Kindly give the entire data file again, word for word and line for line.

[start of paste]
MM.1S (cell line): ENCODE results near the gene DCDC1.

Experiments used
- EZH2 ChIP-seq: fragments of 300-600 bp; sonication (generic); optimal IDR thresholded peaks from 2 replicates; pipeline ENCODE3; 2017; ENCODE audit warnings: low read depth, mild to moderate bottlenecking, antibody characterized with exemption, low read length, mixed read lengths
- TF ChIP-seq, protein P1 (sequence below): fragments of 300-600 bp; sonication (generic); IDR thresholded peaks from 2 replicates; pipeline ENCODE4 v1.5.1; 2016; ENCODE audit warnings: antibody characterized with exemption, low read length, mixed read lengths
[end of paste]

MM.1S (cell line): ENCODE results near the gene DCDC1.

Experiments used
- EZH2 ChIP-seq: fragments of 300-600 bp; sonication (generic); optimal IDR thresholded peaks from 2 replicates; pipeline ENCODE3; 2017; ENCODE audit warnings: low read depth, mild to moderate bottlenecking, antibody characterized with exemption, low read length, mixed read lengths
- TF ChIP-seq, protein P1 (sequence below): fragments of 300-600 bp; sonication (generic); IDR thresholded peaks from 2 replicates; pipeline ENCODE4 v1.5.1; 2016; ENCODE audit warnings: antibody characterized with exemption, low read length, mixed read lengths